Defense agency invests in fusion- and radioisotope-powered space propulsion

May 19, 2022, 9:30AMNuclear News
Artist’s rendering of USNC spacecraft using EmberCore. (Image: DIU)

The Defense Innovation Unit (DIU), a Department of Defense organization focused on swiftly putting commercial technology to use in the U.S. military, has awarded contracts for two nuclear technologies—compact fusion and radioisotope heat—for spacecraft that could carry a high-power payload and freely maneuver in cislunar space. The objective is to accelerate ground and flight testing and launch a successful orbital prototype demonstration of each approach in 2027.

“Advanced nuclear technologies will provide the speed, power, and responsiveness to maintain an operational advantage in space,” said U.S. Air Force Maj. Ryan Weed, program manager for the Nuclear Advanced Propulsion and Power program at DIU. “Nuclear tech has traditionally been government developed and operated, but we have discovered a thriving ecosystem of commercial companies, including startups, innovating in space nuclear.”

Details: The contracts were awarded to Ultra Safe Nuclear Corp. and Avalanche Energy.

USNC will demonstrate a chargeable nuclear radioisotope heater the company calls EmberCore for propulsion and power applications in space. The system will be able to scale to power levels up to 10 times higher than conventional plutonium-fueled radioisotope thermoelectric generators and could provide more than 1 million kWh from a few kilograms of fuel, according to DIU.

Avalanche Energy will demonstrate a device dubbed Orbitron, which uses electrostatic fields and a magnetron electron confinement scheme to trap fusion ions and overcome charge density limits. The fusion burn produces energetic particles that can generate heat or electricity to power a high-efficiency propulsion system. According to DIU, Orbitron devices are promising for space applications because they are scalable and can be used for both propulsion and power.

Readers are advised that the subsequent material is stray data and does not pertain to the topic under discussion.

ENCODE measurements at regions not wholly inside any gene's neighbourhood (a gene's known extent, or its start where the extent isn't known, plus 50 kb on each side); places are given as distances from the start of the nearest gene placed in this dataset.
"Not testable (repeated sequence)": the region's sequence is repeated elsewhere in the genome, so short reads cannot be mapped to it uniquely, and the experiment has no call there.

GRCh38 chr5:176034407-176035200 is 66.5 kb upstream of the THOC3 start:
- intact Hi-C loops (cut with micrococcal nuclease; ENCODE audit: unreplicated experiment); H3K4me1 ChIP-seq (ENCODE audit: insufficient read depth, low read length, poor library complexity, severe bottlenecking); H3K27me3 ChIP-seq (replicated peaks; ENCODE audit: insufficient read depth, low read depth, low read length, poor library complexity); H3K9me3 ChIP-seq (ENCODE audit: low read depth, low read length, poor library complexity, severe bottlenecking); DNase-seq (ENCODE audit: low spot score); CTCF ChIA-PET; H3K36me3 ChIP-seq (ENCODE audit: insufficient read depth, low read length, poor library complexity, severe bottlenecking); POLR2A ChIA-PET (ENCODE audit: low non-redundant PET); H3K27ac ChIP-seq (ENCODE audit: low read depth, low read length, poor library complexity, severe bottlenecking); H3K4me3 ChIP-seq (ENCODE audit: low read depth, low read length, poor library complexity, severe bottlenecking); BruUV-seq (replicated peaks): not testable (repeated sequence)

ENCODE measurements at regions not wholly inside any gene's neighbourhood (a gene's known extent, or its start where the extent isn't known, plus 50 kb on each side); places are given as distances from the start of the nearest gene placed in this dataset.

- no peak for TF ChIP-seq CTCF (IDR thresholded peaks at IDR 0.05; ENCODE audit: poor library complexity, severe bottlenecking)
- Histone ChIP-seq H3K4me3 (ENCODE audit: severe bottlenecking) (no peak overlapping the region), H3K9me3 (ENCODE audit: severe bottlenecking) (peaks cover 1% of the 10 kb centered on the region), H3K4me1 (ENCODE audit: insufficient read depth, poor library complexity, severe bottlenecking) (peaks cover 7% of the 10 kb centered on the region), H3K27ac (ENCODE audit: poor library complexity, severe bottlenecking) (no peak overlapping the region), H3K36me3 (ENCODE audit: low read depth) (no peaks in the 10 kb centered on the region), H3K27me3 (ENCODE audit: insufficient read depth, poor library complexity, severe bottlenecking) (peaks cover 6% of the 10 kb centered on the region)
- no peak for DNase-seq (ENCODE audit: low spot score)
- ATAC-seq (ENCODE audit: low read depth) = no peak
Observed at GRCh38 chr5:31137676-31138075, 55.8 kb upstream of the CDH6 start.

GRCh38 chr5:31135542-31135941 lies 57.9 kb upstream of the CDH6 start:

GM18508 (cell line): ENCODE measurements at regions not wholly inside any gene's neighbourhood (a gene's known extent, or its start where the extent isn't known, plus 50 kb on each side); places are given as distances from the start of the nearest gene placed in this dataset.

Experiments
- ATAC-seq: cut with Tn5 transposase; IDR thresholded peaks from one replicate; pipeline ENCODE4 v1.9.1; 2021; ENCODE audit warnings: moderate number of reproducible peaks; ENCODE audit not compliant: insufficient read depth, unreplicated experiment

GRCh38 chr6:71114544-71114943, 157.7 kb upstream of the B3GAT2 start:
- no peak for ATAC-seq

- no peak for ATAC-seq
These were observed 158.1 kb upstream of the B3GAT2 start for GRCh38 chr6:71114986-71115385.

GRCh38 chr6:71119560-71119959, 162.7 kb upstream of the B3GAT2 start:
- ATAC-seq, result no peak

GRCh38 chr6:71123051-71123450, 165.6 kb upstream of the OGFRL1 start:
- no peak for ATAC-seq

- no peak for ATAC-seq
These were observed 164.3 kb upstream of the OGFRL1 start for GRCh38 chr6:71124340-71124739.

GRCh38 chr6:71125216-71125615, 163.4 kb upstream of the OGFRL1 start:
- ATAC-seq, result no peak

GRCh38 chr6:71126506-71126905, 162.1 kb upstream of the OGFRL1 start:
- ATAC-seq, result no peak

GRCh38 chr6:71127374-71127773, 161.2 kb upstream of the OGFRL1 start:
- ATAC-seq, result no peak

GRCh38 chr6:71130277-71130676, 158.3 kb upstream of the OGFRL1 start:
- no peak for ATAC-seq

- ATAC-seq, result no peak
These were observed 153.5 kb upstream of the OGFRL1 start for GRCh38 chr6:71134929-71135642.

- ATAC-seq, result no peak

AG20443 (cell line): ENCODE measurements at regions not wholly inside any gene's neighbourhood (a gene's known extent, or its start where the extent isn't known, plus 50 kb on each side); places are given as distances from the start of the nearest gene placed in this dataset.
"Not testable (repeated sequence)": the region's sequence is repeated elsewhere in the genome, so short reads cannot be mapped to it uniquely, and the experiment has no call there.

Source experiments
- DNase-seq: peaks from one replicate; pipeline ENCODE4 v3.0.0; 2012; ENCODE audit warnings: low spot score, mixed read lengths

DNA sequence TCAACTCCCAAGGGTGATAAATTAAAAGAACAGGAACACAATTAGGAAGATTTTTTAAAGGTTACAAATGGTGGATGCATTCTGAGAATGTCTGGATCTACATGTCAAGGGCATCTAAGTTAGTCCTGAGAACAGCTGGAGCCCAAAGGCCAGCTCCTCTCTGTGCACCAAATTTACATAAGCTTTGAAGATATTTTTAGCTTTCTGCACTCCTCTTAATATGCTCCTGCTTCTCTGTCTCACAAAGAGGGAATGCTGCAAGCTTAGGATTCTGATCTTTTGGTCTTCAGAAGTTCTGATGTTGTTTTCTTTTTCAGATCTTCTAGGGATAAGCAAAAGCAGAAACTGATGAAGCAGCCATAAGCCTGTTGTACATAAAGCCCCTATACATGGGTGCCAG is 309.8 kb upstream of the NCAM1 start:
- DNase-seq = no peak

Parallel paths: DIU’s Nuclear Advanced Propulsion and Power program is not the only U.S. agency looking to nuclear technologies for future spacecraft. “Bottom line, chemical and solar-based systems won’t provide the power needed for future DOD missions,” said Maj. Weed.

The Defense Advanced Research Projects Agency (DARPA) is turning to private industry for the design, development, fabrication, assembly, and testing of a fission thermal rocket engine through its Demonstration Rocket for Agile Cislunar Operations (DRACO) program. Phase 1 work on conceptual designs for the reactor and spacecraft is wrapping up this year, and DARPA issued a solicitation on May 4 for Phases 2 and 3, which are expected to take about three to four years in total and culminate in an in-space NTP flight demonstration in fiscal year 2026.

NASA and the Department of Energy are working together with three industry teams on the development of fission thermal propulsion concepts for more missions to the lunar surface or potentially to Mars. Reactor design concept proposals from three teams—led by BWX Technologies, General Atomics Electromagnetic Systems, and Ultra Safe Nuclear Technologies—were chosen for 12-month, $5 million contracts in July 2021.

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